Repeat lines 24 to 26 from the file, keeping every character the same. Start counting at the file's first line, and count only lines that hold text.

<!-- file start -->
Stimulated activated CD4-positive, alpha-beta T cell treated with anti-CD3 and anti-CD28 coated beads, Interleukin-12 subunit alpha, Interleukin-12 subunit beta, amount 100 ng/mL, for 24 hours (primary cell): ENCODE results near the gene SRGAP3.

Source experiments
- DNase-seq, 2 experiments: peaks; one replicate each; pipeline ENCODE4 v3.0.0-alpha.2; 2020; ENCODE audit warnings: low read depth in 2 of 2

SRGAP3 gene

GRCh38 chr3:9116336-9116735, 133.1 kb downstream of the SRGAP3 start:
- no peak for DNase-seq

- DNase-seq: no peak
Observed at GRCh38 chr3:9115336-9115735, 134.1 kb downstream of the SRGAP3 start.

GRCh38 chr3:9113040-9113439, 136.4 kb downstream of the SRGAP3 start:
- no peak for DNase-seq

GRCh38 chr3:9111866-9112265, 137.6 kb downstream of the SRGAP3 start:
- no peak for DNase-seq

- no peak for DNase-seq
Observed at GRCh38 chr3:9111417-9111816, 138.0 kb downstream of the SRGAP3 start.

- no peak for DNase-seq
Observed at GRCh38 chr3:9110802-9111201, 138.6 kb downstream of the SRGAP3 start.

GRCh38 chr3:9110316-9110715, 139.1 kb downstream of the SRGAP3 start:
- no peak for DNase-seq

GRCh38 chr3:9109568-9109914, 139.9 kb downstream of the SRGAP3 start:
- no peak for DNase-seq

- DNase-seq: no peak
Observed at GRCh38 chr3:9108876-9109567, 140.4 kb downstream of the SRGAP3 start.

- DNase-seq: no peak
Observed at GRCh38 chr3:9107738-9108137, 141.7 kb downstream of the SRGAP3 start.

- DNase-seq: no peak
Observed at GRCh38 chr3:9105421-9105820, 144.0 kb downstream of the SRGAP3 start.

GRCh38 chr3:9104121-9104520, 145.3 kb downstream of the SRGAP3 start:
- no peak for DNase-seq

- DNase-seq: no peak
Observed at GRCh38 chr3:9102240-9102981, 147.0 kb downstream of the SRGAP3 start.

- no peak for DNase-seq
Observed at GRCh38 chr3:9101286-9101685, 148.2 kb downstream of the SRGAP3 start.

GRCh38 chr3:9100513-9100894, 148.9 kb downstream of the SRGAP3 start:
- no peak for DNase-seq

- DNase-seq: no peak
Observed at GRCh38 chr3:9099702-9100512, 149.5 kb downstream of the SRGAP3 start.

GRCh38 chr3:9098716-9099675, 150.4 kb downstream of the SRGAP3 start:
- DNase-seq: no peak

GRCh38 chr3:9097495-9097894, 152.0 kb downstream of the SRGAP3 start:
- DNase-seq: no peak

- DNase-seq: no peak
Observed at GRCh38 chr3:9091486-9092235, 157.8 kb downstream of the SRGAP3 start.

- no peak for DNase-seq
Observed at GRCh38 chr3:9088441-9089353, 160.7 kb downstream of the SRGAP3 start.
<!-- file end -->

Observed at GRCh38 chr3:9107738-9108137, 141.7 kb downstream of the SRGAP3 start.

- DNase-seq: no peak
Observed at GRCh38 chr3:9105421-9105820, 144.0 kb downstream of the SRGAP3 start.